The Hercules Engine News

By Staff
1 / 4
2 / 4
3 / 4
4 / 4

20601 Old State Road Haubstadt, Indiana 47639

This story is all about Hercules/Economy gas engine hand cranks.
All three smaller sizes of these engines were always equipped with
a hand starting crank. You may recall that in the June 2001 issue
of GEM there was an article about cranking gas engines with a lot
of pro and con comments in regard to using hand cranks from the
Stationary Engine List folks.

There were at least four different hand starting crank designs
used during the Hercules/Economy engine era. The first, dating back
to the Sparta Economy engines, was also used in 1914 and ’15.
It was of one piece cast iron design with a narrow sleeve that fit
over the very short end of the crankshaft with an incline and a
notch to engage the end of the flywheel key. This crank, although
seldom seen, is shown as illustration #1.

Another rather simple crank also made its appearance early in
the era. It is shown as illustration #2. It is a one piece, rather
lightweight forging, with the engaging hook on the outer end. It
too, is seldom seen.

The most common crank is shown in illustration #3. It is a
two-piece cast iron crank with a pin for the hand grip to turn on.
It was the crank during the E, F, G and H model eras. It, too, was
designed for use where the crankshaft only extended out past the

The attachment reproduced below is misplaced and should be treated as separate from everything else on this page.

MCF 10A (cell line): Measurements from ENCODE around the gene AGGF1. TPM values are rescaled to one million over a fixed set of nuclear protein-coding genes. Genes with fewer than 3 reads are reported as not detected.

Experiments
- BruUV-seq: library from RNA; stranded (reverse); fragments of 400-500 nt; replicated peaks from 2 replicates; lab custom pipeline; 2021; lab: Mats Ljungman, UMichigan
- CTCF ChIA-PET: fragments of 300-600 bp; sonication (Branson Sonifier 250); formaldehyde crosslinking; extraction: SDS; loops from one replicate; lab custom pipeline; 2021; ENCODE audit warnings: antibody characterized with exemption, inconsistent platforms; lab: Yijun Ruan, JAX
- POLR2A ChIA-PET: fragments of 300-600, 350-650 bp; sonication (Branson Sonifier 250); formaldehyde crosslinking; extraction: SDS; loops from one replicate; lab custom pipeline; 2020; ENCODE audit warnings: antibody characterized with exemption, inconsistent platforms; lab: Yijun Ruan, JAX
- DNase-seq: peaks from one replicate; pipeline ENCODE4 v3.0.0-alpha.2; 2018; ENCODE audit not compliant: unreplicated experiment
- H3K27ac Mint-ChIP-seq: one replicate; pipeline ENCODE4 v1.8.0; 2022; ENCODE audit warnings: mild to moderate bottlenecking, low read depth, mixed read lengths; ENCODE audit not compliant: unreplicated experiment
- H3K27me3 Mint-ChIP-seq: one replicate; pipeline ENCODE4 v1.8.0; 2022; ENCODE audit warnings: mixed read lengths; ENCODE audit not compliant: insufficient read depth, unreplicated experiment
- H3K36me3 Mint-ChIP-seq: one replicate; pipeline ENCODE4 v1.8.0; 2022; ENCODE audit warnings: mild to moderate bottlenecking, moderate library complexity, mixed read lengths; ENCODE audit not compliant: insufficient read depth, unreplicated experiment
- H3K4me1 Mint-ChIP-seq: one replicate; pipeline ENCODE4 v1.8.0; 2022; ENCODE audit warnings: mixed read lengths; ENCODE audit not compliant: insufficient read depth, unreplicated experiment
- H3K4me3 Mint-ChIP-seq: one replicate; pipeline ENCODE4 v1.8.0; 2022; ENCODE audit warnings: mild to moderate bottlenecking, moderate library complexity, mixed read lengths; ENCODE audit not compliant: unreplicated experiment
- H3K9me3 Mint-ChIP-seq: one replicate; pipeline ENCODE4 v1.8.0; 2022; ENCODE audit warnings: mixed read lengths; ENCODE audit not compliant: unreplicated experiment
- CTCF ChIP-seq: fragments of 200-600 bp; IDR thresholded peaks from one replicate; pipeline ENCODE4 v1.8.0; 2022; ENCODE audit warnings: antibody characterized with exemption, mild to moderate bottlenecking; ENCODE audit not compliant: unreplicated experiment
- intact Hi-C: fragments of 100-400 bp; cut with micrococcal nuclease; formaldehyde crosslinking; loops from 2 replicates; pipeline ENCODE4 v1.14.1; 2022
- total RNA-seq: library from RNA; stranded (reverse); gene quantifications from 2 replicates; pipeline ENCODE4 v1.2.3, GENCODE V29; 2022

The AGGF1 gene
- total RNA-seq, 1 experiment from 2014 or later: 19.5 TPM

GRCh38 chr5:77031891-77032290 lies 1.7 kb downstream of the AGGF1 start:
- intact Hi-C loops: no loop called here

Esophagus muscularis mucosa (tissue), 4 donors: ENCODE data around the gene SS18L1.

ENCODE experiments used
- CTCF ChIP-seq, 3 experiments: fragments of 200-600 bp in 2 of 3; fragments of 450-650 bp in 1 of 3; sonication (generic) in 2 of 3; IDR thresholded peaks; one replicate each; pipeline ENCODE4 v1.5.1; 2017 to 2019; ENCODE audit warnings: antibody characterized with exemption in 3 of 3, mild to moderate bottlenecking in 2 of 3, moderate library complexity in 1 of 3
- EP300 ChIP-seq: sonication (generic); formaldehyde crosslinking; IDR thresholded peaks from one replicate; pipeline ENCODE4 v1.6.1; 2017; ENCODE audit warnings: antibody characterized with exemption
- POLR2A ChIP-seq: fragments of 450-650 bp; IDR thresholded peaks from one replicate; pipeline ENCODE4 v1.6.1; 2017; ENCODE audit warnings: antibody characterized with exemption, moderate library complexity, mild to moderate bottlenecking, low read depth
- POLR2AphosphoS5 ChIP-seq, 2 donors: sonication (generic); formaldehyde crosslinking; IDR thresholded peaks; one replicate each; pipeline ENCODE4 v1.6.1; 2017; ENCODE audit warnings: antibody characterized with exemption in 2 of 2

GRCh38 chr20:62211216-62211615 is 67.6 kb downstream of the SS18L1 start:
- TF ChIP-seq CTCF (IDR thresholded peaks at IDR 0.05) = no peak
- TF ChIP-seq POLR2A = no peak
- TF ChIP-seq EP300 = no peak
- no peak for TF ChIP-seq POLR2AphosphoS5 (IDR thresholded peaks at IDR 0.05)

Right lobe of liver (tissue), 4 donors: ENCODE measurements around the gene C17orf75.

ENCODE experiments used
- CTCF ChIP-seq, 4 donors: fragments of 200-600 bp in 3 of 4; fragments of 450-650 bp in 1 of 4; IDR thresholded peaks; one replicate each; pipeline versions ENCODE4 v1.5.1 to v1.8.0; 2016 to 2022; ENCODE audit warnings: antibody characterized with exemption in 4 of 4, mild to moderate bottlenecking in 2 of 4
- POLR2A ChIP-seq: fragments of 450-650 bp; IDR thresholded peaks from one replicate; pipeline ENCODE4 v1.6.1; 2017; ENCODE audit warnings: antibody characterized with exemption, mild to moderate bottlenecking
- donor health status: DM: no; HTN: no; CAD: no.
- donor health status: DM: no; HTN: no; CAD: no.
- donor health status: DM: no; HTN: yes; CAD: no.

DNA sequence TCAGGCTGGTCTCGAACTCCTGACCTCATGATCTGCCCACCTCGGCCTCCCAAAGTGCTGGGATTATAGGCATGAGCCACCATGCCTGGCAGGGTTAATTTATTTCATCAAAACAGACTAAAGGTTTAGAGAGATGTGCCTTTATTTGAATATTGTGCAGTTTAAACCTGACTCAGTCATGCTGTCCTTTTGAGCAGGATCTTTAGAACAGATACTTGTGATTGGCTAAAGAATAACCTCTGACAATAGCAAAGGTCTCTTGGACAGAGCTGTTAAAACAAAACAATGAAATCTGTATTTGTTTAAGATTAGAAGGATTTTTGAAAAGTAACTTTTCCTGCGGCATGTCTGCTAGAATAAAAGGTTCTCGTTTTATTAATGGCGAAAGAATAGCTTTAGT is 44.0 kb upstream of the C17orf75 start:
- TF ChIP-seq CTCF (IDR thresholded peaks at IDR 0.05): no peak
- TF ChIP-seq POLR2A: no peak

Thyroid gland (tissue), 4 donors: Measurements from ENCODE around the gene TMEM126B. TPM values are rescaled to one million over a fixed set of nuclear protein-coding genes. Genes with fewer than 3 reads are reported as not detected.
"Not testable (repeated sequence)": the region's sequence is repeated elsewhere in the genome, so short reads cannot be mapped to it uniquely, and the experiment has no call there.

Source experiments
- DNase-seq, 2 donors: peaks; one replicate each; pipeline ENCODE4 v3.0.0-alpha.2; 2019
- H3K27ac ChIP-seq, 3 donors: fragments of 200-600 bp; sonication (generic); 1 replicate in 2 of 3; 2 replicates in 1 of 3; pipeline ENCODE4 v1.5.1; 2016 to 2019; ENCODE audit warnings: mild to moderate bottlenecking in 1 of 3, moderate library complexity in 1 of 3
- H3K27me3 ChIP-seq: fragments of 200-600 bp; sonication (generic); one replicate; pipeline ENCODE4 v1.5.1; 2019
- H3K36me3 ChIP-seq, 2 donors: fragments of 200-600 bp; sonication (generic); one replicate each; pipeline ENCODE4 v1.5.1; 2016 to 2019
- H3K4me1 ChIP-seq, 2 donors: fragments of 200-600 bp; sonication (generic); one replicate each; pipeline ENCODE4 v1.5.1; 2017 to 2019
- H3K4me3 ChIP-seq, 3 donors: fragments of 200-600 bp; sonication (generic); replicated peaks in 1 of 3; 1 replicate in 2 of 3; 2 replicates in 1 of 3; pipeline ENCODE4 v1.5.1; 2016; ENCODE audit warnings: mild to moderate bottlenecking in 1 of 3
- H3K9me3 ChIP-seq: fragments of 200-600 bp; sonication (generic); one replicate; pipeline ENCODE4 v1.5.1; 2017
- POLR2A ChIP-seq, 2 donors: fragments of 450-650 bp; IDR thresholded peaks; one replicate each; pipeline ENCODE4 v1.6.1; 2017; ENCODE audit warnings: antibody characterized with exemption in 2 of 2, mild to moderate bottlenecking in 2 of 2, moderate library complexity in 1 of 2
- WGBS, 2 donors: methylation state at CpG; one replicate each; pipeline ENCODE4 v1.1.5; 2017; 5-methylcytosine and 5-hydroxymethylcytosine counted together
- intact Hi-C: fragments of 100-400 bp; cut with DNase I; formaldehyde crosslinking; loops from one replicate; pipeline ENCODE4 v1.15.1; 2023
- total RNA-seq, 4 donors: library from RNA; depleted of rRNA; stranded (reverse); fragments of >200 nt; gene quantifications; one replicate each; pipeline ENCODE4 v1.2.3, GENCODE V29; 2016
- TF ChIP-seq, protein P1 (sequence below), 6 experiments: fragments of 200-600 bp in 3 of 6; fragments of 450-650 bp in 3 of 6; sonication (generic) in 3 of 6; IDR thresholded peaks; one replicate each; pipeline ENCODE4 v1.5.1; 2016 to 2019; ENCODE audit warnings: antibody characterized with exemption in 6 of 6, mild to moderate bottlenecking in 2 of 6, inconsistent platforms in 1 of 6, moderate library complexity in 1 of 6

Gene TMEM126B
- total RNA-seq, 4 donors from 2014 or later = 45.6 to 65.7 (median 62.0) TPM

flywheel about 1? inches.

With the advent of the S model and later engines, the crankshaft
extended out at least another inch, so a sleeve type crank could be
used. This allowed the engaging notch to slip away from the key and
still remain on the end of the crankshaft when the engine started.
You can see it as illustration #4.

Some comments about these cranks are in order. When the engine
was new, the crankshaft key was square and sharp. Likewise, when
the hand crank was new, the engaging notch was square and sharp.
After many hours of cranking, both the crankshaft key and the hand
crank engaging notch become worn and somewhat tapered. This would
then allow the hand crank to creep or slide off the crankshaft key.
A little oil or grease on the engaging surfaces made it worse. I
have never used the #1 crank. The #2 crank, being rather light,
didn’t cause much bodily injury if it slipped off. It is my
favorite of the bunch.

But watch out for #3. It is much heavier and, in my opinion, has
a greater tendency to slip off. Not only is it heavier, the hand
grip is free to rotate so the main part can easily be swinging
rather freely in the air when it slips off. That is when body parts
can easily get smacked. When this thing gets worn, a baseball
catcher’s mask and chest protector might be good equipment to

Gas Engine Magazine
Gas Engine Magazine
Preserving the History of Internal Combustion Engines